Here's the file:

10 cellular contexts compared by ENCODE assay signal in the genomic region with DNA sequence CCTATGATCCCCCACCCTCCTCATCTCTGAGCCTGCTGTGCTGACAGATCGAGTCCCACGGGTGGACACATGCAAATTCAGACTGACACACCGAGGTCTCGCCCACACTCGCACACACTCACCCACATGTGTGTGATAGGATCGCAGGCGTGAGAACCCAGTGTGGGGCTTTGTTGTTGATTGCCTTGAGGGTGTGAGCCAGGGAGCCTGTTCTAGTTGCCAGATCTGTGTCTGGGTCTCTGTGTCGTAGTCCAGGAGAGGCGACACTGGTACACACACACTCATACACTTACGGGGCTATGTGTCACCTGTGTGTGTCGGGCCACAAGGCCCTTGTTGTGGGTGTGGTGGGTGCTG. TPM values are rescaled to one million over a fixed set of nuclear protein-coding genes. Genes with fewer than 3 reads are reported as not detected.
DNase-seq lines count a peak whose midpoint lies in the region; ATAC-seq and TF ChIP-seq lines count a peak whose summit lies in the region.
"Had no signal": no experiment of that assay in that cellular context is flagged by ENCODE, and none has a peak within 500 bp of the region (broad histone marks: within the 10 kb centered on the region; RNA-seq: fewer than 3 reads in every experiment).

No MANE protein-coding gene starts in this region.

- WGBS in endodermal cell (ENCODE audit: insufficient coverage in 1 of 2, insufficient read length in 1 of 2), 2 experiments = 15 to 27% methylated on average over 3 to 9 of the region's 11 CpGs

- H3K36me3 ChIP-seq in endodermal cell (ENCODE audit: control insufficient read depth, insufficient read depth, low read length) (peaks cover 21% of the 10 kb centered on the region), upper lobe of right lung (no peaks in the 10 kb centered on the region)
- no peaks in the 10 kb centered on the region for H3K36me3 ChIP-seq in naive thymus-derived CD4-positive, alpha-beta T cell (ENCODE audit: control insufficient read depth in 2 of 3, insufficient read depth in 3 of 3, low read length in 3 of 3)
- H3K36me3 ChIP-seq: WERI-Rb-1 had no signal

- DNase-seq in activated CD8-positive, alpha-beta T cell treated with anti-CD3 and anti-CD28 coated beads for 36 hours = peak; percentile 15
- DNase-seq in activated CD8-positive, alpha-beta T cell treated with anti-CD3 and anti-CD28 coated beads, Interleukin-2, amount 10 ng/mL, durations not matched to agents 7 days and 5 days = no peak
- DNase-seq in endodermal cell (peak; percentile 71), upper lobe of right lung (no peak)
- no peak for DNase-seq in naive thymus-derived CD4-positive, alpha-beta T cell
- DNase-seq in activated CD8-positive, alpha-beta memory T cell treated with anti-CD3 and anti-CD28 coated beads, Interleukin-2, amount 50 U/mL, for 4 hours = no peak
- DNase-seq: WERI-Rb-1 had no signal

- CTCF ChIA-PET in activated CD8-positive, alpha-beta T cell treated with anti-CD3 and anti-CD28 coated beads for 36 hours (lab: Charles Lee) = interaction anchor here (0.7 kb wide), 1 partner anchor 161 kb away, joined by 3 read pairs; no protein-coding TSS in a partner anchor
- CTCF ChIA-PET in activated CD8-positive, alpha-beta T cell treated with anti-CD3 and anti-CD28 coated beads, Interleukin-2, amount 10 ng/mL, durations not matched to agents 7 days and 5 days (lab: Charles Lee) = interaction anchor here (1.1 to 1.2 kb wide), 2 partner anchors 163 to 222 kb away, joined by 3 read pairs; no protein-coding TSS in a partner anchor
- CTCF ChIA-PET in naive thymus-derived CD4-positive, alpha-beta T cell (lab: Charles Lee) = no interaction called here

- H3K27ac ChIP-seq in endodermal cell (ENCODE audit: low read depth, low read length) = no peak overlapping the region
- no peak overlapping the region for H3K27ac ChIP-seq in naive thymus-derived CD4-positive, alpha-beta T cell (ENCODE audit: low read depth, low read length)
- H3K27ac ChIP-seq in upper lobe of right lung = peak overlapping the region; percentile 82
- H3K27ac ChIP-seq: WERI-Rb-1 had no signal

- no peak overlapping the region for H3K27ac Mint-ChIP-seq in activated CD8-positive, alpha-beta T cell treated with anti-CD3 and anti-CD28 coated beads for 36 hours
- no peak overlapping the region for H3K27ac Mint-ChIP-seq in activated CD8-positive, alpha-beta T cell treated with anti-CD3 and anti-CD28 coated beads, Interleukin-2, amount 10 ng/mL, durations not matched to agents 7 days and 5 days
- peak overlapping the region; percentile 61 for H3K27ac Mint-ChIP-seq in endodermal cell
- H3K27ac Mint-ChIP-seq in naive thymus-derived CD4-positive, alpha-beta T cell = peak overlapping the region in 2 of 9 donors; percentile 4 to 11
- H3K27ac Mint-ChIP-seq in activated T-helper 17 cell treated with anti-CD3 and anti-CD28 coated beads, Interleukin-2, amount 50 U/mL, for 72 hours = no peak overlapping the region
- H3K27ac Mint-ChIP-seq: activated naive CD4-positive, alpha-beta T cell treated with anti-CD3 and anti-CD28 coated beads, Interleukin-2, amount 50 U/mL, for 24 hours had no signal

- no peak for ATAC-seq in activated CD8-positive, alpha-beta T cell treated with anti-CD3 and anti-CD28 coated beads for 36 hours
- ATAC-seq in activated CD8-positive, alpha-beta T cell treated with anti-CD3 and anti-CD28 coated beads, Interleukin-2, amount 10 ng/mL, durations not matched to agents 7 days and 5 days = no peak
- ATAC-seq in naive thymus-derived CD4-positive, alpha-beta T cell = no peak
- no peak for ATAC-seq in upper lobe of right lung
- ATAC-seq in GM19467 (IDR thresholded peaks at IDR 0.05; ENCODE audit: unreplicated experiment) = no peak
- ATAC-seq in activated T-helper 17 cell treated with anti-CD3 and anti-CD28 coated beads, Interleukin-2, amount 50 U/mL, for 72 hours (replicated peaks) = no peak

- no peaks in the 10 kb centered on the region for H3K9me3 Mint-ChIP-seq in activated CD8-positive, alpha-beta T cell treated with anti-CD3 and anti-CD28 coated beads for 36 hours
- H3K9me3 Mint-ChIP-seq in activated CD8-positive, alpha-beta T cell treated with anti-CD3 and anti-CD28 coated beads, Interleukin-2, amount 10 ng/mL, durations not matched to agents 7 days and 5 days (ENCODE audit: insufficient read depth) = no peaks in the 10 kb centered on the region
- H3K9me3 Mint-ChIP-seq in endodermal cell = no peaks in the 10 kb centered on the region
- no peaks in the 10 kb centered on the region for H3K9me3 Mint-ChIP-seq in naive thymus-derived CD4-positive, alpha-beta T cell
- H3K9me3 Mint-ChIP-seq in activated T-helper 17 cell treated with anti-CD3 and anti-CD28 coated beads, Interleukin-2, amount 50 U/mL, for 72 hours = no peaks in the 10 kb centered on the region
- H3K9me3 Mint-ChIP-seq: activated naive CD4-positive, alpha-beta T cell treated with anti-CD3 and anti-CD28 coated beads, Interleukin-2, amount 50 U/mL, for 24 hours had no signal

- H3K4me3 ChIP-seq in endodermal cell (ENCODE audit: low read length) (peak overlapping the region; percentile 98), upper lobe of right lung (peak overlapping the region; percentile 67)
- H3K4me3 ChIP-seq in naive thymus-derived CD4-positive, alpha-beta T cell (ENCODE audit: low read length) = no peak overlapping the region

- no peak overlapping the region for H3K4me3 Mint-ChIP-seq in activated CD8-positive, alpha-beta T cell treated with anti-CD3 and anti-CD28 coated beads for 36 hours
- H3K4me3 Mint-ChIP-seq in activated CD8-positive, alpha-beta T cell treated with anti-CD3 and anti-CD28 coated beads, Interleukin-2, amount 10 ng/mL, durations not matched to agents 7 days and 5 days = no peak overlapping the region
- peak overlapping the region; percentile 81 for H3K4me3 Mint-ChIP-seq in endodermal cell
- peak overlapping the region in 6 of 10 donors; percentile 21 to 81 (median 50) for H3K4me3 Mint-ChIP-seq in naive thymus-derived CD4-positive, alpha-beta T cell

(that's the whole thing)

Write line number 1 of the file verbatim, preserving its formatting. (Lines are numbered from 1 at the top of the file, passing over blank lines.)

10 cellular contexts compared by ENCODE assay signal in the genomic region with DNA sequence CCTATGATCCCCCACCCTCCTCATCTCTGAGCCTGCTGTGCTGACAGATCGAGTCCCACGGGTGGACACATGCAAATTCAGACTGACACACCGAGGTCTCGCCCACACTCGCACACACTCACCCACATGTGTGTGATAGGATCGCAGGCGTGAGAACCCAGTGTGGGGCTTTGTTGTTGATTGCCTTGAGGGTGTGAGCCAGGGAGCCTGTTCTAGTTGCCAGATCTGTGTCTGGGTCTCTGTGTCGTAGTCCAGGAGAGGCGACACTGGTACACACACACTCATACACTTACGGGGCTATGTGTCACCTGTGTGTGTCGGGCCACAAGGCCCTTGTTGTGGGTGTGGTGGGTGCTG. TPM values are rescaled to one million over a fixed set of nuclear protein-coding genes. Genes with fewer than 3 reads are reported as not detected.